David Raksin

From Wikipedia, the free encyclopedia
Jump to: navigation, search

David Raksin (August 4, 1912 – August 9, 2004) was an American composer who was renowned for his work in film and television. With over 100 film scores and 300 television scores to his credit, he became known as the "Grandfather of Film Music."[1]

Biography[edit]

David Raksin was born in Philadelphia, Pennsylvania in 1912. His father was an orchestra conductor. Raksin played professionally in dance bands while attending Central High School of Philadelphia. He went on to study composition with Harl McDonald at the University of Pennsylvania and later with Isadore Freed in New York and Arnold Schoenberg in Los Angeles. In New York Raksin worked as an arranger for Harms/Chappell.

One of his earliest film assignments was as assistant to Charlie Chaplin in the composition of the score to Modern Times (1936). He is perhaps best remembered for his score for the 1944 movie Laura. The theme music for the film became the 1945 song "Laura". Johnny Mercer put lyrics to this theme, and during Raksin's lifetime this was said to be the second most-recorded song in history following Stardust by Hoagy Carmichael and Mitchell Parish. He also wrote the theme song for (and scored the pilot of) Ben Casey.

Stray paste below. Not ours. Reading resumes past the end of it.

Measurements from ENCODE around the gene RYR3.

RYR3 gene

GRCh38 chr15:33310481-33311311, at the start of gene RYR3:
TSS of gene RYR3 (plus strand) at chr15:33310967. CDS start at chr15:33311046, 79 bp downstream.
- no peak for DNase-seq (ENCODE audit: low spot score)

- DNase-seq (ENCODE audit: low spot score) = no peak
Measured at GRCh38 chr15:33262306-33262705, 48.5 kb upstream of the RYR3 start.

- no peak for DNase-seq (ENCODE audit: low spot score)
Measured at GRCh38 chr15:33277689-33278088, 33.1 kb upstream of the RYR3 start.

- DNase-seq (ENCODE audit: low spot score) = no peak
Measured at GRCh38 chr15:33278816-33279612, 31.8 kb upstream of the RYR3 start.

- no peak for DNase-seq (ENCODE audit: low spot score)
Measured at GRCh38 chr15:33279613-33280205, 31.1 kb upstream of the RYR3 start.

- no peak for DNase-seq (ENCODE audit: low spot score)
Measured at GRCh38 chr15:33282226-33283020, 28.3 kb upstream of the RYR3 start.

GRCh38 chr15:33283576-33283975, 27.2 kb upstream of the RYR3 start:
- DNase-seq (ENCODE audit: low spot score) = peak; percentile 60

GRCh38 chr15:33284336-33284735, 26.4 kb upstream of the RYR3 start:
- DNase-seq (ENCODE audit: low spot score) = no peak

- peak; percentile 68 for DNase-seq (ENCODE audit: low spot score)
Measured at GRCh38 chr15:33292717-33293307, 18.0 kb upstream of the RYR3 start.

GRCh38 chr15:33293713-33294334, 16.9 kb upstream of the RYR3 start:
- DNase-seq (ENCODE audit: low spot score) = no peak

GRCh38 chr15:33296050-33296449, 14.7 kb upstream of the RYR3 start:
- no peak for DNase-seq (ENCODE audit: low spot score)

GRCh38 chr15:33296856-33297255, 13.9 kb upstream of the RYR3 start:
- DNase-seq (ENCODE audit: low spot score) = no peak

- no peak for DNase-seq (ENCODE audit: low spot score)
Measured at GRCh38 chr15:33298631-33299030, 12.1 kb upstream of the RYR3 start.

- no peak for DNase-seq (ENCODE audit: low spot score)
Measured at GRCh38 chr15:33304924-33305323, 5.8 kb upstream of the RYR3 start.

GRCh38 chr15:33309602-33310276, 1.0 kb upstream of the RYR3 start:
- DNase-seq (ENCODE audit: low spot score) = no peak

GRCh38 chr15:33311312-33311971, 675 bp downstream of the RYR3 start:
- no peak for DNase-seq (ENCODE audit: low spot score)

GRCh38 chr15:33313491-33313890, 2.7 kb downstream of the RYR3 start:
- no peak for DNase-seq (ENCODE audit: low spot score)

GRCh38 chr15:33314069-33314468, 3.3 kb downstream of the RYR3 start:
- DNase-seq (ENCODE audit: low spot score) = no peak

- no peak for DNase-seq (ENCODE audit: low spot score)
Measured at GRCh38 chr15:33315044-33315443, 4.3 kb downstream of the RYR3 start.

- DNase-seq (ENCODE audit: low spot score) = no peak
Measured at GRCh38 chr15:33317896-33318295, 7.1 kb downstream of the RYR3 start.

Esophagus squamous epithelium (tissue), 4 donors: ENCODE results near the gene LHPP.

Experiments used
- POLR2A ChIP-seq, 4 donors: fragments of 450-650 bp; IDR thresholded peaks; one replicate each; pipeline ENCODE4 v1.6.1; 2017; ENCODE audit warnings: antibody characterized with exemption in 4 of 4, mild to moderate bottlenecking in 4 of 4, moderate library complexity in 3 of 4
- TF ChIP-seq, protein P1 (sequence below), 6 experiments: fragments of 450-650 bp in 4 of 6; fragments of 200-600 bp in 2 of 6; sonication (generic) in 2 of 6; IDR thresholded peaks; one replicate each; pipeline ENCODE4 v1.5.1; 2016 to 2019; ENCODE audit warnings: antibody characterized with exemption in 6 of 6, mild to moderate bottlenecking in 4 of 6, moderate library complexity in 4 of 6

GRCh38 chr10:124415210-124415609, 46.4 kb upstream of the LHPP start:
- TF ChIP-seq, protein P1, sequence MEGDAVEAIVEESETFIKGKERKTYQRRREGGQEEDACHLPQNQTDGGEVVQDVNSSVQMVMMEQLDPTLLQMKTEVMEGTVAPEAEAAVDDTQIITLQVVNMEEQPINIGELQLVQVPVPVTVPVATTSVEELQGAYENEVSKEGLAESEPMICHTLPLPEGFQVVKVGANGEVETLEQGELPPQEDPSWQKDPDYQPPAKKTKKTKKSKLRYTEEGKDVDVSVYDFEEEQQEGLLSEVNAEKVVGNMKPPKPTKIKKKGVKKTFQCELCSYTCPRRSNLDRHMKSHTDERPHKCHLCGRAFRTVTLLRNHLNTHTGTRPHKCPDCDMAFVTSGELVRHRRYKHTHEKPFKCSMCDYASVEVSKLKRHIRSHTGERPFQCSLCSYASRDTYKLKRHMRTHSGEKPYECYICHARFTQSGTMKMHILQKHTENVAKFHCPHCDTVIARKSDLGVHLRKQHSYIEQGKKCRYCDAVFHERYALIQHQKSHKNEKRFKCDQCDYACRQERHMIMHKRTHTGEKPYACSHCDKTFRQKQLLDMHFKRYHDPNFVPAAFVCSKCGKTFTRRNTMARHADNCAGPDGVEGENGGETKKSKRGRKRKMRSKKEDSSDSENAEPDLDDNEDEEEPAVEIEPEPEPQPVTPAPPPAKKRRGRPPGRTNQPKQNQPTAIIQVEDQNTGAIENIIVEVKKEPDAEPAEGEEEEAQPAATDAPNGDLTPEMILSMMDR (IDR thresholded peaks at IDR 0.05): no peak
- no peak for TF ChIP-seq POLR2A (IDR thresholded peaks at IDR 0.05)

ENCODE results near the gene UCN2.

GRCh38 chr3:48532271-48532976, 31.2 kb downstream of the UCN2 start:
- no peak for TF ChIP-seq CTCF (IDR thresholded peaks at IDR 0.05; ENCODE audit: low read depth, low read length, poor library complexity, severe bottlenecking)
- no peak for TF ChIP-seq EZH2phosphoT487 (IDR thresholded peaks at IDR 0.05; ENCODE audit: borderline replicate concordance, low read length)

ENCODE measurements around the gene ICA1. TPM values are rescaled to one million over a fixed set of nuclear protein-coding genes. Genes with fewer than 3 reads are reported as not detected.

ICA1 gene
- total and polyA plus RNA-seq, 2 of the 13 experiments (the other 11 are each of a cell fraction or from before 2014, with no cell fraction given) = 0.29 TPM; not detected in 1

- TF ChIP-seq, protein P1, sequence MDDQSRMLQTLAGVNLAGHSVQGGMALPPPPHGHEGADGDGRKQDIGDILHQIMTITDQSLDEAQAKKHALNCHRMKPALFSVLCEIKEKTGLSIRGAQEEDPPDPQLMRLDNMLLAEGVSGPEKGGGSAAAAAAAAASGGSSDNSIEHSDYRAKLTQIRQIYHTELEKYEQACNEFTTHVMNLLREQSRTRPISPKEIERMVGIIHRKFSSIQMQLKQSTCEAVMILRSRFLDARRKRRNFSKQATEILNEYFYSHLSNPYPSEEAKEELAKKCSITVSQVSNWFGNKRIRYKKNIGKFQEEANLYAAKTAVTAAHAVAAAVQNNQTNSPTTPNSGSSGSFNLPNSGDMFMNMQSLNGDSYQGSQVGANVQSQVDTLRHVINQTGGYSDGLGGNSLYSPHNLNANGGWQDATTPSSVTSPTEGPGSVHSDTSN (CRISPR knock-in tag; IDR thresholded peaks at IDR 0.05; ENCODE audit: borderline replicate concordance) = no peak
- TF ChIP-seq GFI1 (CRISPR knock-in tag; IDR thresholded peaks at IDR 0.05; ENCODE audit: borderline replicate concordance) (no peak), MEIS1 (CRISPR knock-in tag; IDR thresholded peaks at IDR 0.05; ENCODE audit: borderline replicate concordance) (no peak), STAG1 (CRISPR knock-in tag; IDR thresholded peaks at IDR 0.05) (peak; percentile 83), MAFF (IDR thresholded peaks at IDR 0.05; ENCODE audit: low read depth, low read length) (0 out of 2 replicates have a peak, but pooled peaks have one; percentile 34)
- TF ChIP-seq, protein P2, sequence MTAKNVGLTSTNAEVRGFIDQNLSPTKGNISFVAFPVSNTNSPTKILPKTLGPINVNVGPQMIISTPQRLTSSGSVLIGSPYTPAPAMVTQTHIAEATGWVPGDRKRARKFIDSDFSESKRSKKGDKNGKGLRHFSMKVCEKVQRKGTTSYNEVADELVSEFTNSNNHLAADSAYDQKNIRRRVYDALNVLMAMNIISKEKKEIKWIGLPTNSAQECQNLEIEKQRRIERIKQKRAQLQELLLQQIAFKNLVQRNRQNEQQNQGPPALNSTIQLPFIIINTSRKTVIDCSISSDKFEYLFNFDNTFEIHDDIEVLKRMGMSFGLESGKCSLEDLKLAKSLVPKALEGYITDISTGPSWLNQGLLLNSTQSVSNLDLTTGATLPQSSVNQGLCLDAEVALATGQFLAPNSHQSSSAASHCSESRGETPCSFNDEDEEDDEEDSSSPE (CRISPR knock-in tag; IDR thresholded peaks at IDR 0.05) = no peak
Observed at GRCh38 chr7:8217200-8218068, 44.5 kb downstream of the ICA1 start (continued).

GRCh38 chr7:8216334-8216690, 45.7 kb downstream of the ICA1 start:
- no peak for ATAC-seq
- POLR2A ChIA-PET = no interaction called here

Later in life, Raksin taught at the University of Southern California and the University of California, Los Angeles.

Raksin died in 2004, aged 92. At the time of his death, it was announced that Raksin had completed his autobiography, titled If I Say So Myself.[2] The book was eventually published under the title The Bad and the Beautiful: My Life in a Golden Age of Film Music.

In 2012, he was named for a Lifetime Achievement Award for a Past Film Composer.[3]

His son Alex is a Pulitzer Prize winning editorial writer for the Los Angeles Times.

Film/TV scores - selected list[edit]

Work on Broadway[edit]

See also[edit]

Footnotes[edit]

  1. ^ OBITUARY: David Raksin, 92, Grandfather of Film Music Published: August 11, 2004
  2. ^ "David Raksin Dead at 92". The Film Music Society. 2004. .
  3. ^ [1]

External links[edit]

Interviews[edit]